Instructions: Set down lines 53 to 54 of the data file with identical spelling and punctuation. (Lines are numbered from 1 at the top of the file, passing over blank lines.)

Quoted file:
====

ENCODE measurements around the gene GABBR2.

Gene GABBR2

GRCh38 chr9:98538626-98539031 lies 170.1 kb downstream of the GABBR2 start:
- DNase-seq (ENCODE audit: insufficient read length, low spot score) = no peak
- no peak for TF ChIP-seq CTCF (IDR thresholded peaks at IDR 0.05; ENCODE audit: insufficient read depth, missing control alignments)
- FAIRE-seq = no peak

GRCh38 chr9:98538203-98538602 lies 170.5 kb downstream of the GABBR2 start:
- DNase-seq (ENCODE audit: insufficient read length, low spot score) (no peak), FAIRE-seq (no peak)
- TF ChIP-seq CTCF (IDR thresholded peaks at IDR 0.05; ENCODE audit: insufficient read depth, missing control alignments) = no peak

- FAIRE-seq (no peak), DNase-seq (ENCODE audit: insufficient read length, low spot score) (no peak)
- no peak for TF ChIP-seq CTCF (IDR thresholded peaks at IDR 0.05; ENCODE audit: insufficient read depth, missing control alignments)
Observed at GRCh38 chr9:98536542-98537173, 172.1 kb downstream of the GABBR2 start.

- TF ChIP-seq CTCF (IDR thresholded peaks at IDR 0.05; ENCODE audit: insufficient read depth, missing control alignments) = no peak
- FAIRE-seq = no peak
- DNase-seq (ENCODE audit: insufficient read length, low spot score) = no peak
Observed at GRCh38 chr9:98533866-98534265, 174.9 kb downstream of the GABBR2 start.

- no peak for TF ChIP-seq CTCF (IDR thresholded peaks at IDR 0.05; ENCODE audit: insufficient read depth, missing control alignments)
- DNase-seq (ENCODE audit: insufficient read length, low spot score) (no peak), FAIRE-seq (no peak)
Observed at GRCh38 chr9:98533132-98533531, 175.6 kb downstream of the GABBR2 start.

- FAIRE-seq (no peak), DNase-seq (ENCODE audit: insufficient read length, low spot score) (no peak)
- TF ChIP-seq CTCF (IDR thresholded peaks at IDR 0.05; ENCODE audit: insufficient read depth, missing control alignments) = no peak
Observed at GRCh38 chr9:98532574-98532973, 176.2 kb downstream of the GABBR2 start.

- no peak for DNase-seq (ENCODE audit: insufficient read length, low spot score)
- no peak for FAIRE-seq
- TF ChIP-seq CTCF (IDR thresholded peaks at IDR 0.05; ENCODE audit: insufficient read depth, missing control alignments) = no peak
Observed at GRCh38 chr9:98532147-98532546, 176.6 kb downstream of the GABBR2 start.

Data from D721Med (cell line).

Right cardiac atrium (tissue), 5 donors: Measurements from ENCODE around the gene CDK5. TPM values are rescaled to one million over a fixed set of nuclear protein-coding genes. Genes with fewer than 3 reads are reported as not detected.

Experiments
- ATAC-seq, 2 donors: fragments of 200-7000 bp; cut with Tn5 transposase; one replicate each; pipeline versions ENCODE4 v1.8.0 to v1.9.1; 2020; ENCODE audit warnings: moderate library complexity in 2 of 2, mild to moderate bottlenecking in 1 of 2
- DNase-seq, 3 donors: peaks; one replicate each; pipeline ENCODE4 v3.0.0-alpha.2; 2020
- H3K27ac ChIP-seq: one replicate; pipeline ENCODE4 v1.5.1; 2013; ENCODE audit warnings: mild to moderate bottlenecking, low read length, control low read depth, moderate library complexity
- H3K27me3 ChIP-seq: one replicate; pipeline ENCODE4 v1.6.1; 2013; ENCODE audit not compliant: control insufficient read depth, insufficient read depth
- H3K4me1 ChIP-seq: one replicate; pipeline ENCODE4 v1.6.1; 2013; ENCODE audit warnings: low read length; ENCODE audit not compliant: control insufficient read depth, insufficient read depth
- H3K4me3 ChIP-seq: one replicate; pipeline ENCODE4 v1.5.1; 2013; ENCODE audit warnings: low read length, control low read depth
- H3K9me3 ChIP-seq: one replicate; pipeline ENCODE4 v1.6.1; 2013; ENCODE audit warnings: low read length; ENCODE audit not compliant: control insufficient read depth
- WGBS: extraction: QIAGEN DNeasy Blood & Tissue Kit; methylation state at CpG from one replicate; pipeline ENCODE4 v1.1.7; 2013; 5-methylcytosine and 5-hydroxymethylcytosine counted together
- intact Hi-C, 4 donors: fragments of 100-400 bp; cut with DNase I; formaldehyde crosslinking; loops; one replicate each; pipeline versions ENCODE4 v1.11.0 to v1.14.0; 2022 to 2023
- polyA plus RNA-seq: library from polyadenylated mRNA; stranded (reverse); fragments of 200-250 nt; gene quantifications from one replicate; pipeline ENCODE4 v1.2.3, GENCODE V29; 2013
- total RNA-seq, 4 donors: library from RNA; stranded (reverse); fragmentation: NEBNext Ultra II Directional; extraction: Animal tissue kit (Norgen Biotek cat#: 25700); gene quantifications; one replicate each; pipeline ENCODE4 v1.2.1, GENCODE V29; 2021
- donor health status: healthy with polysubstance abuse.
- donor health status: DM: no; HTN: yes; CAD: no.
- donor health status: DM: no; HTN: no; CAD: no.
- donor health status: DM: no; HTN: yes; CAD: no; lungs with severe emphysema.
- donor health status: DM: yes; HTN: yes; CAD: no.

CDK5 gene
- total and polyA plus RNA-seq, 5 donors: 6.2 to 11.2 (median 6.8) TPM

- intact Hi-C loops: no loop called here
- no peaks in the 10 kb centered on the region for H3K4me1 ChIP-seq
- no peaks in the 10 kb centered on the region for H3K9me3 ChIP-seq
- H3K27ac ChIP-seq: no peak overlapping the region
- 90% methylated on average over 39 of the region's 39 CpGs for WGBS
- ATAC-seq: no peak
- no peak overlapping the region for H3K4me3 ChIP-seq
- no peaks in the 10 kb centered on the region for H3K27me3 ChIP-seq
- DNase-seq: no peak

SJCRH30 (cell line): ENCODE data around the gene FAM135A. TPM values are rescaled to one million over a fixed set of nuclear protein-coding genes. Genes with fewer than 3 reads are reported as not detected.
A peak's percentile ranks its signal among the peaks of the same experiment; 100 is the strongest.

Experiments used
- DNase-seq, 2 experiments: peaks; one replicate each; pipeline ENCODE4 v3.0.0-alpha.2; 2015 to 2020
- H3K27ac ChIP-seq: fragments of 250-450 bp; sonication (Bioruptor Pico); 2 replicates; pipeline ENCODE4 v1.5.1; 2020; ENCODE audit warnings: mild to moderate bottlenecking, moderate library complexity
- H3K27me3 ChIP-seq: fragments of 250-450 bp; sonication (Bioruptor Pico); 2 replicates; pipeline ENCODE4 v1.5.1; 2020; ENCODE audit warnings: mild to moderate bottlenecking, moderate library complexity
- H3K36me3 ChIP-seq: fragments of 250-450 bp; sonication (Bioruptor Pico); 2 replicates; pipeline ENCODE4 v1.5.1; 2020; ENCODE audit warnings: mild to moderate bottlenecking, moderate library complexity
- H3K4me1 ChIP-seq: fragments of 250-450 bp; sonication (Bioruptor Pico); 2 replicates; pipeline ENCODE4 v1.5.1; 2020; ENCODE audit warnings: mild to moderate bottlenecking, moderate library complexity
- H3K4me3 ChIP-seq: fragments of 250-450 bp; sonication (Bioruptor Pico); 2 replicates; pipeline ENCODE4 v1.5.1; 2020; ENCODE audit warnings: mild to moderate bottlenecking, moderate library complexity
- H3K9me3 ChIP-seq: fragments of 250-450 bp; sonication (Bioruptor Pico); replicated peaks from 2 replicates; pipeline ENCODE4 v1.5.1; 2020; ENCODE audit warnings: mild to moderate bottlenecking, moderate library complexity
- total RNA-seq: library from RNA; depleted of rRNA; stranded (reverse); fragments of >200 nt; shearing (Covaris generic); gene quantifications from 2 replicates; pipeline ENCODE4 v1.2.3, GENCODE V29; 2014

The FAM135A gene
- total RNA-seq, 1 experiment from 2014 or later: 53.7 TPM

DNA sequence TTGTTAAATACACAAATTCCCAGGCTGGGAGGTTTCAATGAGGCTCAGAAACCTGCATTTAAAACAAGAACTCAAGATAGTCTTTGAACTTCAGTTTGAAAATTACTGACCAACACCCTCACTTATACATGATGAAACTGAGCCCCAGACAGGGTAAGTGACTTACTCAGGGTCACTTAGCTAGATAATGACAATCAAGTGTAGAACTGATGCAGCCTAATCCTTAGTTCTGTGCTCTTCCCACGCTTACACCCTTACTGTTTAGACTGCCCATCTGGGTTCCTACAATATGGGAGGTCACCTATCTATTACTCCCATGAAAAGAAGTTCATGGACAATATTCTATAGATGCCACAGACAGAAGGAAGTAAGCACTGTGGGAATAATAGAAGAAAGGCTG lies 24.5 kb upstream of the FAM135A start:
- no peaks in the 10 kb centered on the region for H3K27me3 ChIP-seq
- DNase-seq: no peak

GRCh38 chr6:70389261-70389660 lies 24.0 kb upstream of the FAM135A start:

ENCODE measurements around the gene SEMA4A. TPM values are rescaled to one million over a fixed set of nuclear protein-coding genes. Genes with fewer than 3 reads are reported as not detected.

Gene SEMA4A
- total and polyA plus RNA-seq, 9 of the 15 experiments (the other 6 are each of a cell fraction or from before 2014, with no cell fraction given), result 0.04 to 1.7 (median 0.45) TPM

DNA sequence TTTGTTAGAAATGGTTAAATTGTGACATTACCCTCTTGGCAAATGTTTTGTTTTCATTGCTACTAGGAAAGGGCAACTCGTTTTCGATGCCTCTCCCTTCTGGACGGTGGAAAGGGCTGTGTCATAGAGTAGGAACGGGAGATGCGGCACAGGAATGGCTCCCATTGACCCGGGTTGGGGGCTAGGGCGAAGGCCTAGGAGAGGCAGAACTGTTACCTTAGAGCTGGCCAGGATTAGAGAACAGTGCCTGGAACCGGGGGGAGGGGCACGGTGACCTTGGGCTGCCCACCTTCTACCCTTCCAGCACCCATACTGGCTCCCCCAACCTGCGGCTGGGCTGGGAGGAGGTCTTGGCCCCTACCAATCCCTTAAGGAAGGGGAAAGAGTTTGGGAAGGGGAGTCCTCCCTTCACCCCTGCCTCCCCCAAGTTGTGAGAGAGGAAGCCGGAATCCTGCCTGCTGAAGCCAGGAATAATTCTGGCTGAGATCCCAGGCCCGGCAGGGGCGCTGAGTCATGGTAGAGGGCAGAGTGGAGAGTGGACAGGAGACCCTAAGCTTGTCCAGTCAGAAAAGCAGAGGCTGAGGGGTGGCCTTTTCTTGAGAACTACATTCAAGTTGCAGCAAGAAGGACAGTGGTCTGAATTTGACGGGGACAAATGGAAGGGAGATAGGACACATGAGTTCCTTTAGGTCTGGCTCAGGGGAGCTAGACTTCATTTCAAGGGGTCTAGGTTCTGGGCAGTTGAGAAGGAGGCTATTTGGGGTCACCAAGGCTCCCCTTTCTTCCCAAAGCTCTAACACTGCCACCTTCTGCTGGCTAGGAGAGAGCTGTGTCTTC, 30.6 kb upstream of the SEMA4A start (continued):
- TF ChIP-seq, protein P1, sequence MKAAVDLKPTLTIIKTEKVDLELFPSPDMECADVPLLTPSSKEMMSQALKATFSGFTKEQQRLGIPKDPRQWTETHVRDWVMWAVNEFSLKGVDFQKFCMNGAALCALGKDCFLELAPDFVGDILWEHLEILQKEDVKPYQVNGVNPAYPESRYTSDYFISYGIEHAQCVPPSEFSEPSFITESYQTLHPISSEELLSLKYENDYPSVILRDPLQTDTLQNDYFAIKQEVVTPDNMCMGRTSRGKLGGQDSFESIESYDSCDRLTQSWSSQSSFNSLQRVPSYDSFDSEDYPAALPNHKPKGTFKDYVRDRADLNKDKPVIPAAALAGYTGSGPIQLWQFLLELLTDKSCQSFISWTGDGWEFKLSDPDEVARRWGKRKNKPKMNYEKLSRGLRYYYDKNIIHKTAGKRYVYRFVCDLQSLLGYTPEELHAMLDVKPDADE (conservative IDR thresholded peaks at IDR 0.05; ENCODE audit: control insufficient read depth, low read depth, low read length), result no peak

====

- ATAC-seq: no peak
- no peak overlapping the region for H3K4me3 ChIP-seq